The weather was bright and warm as my daughter’s fifth-grade class descended upon the water park. As a chaperone, I was looking forward to having fun with her friends and more than willing to get wet and serve some pizza. We had the place to ourselves, and the kids quickly spread out to enjoy the waterslides and pools. These 11-year-olds on the brink of middle school were definitely ready to cut loose and relax.
Suddenly, I realized something was terribly wrong and found myself sprinting across the deck and into the water. A lifeguard was just coming to the surface with one of the children. No whistle, no splash. In fact, none of the other children nearby even realized what had happened. As it turns out, one of the students had never been to a pool, and the family did not tell the school she was unable to swim. On the lazy river ride, surrounded by friends and in water only hip deep, she had slipped beneath the surface.
I give credit to the lifeguard for her vigilance in spotting the victim in the water, but it was what happened next that made me realize how exceptional DAN’s emergency training is.
I assisted the lifeguard and helped assess the child in the water. She was initially unresponsive and, as no one had seen her go under, we didn’t know exactly what happened or how long she had been submerged. It wasn’t clear whether she hit her head, had a seizure or just became overwhelmed. From my rescue training, I had learned to treat any unexplained loss of consciousness as a potential neck injury. I mentioned this to the head lifeguard, but he deemed such a precaution unnecessary. Later, when the paramedics arrived, I was relieved to see them quickly stabilize the injured girl’s head with a cervical collar and foam blocks from the ambulance.
My DAN training was further validated when the victim was secured to the backboard. While helping support the backboard in the water, I pointed out that the girl’s arms were not secured properly and the straps could suddenly loosen. Again, the pool staff assured me that it was done “the way they had been trained.” Afterward, when the paramedics prepared to move the victim onto a gurney, they restrapped her arms in the manner I had learned in my classes.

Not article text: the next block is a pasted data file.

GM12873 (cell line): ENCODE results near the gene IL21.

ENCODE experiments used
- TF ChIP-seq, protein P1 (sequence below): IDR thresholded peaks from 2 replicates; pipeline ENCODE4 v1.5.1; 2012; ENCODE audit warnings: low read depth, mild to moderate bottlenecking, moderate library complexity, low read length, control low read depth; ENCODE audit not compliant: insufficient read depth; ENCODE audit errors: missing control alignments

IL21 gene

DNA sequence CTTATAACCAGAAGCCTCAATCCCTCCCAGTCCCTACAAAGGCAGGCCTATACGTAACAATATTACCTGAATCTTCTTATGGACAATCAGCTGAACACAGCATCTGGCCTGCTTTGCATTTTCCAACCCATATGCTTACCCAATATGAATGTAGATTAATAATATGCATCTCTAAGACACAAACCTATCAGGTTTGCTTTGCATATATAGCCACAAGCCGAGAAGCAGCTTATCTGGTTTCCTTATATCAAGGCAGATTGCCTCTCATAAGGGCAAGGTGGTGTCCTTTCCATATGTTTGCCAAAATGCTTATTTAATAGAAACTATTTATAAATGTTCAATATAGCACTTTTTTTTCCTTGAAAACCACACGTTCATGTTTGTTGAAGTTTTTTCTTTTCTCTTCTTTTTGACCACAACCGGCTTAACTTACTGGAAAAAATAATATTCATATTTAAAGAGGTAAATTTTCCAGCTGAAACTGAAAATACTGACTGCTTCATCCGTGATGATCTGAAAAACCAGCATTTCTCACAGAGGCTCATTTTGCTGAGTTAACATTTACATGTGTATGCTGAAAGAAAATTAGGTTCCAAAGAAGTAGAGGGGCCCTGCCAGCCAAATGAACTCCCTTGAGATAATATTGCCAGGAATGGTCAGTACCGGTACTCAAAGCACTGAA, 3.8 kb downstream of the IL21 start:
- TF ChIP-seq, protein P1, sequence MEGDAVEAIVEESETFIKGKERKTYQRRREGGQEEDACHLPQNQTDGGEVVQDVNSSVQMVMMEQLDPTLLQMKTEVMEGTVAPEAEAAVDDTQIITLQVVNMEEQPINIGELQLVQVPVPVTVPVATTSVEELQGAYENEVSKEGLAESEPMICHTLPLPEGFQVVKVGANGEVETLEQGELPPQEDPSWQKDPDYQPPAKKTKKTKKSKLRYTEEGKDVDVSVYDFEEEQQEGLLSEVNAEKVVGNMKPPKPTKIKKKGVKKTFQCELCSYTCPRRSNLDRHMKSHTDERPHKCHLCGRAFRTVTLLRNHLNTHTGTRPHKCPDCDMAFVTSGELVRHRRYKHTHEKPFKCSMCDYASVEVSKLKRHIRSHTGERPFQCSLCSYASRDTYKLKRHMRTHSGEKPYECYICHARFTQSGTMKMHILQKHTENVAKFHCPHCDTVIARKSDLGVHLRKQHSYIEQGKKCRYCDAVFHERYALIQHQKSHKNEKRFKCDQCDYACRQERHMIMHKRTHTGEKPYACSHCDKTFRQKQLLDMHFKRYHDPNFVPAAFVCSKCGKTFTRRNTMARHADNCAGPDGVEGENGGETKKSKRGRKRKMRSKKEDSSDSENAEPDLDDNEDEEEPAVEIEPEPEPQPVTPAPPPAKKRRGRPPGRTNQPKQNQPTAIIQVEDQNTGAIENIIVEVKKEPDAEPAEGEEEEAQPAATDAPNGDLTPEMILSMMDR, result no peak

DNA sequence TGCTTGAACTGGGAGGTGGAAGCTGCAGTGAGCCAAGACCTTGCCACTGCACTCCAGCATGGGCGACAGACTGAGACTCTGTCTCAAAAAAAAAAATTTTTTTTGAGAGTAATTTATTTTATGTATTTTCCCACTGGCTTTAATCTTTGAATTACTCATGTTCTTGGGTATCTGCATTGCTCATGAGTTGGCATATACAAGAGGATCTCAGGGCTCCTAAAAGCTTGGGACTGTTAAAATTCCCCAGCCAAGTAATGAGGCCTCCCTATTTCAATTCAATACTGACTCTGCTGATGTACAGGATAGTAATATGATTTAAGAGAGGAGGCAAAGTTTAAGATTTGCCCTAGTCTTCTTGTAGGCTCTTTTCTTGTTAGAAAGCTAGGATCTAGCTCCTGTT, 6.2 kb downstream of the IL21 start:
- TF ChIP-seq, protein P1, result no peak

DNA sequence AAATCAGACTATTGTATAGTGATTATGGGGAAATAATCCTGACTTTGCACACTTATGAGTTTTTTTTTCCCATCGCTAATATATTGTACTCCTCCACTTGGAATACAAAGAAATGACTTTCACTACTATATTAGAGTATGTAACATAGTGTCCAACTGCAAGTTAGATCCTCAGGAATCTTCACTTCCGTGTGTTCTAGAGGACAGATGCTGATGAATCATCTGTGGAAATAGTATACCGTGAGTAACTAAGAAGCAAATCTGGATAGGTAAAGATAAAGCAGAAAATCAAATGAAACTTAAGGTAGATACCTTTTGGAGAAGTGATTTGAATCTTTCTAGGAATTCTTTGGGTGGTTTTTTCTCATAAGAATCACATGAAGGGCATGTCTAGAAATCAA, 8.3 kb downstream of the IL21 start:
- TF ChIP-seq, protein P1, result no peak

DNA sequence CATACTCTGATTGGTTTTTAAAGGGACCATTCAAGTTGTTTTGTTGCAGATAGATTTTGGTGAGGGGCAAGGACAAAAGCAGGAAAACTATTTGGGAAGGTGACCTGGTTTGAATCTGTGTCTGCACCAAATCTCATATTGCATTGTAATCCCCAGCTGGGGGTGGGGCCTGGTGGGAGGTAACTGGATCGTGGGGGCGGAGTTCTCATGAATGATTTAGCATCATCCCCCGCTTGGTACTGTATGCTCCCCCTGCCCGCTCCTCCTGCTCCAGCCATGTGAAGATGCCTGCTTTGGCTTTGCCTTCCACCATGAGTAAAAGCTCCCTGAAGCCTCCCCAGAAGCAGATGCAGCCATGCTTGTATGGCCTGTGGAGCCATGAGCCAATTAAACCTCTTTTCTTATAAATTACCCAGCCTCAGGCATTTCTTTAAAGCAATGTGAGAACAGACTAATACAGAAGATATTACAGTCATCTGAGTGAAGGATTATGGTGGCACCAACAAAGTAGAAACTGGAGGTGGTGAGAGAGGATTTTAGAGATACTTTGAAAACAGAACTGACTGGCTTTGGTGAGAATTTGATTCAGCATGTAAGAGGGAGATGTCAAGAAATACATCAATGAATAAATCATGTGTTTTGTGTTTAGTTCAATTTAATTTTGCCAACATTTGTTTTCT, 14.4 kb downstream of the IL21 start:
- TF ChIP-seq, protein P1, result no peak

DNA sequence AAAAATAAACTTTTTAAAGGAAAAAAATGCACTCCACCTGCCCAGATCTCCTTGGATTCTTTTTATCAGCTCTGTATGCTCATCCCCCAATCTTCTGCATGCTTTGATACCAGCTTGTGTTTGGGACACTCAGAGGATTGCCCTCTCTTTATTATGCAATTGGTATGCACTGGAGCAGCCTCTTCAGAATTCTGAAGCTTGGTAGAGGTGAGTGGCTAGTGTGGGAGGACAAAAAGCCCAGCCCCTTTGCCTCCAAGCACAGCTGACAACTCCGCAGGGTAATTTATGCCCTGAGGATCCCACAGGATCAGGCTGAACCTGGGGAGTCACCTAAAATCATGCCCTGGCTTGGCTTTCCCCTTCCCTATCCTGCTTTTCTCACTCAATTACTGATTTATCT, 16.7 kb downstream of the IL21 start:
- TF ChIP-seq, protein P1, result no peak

It was very clear to me the instruction I had received was exactly what the paramedics applied in their care of the victim. While I was frustrated that, as a chaperone, I had a limited ability to affect the park staff’s procedures, I was grateful to know the quality of my training was very high.
I’m a volunteer diver at the National Aquarium in Baltimore, Md.; I completed DAN’s Diving First Aid for Professional Divers course as part of my job as an emergency first responder there. The DAN training and clear safety protocols are incorporated into everyday life at the aquarium. Nearly 200 volunteer divers, approximately 60 staff divers and most of the frontline employees receive this specialized instruction. Knowing how to recognize an emergency, properly use the available equipment and work effectively as a team are essential to a successful rescue.
To keep our skills sharp, the dive teams perform drills in the aquarium during visitor hours. This makes the drills much more realistic and demonstrates the importance of emergency training to the public. Performing water rescues from the exhibits over platforms and through narrow gates — with more than 500 visitors watching — is a true team effort. Occasionally there’s even the added excitement of an overly curious sea turtle, shark or moray eel.
Aquarium diving is a specialized form of scuba diving. As in wreck or cavern diving, additional training and awareness are necessary to be safe in enclosed and complex environments. Our dive safety officer, Chuck Eicholz, and his staff do an outstanding job of ensuring we have what we need to safely enjoy doing our job. The aquarium routinely offers opportunities for additional training, which benefits volunteers, staff and visitors alike.
While this near-tragedy on the field trip was accidental, nothing about the rescue was. Working with other trained responders, I realized it was the aquarium’s safety-oriented mindset and the comprehensive DAN training I had received that made the difference in my actions that day. No matter where you are, the importance of water safety should not be ignored.
My daughter had her own challenges learning how to swim. Since she did not want me “hanging around her the whole time” during the field trip, I decided to take her to a local pool to make sure she could pass the swim test. It was my requirement for letting her play at a distance while at the water park. After we received the news that her classmate would be all right, my daughter told me she finally understood why I had been so protective with her around water.
One unexpected casualty of the day’s events was my new iPhone. I had it in my pocket the entire time, and after standing in hip-deep water for 20 minutes, it was saturated. I went to the Apple store later that day, sans replacement plan, and told them what had happened. I was stunned when they handed me a new phone and quietly said, “That is the best reason we have ever heard for getting your phone wet, and we think you should have a new one.”
The wallpaper on my new phone is a picture of the DAN Challenge Coin I was awarded for using my training to provide aid in an aquatic emergency. Now each time I use my phone I remember that being prepared can really make a difference.
© Alert Diver — Q1 Winter 2012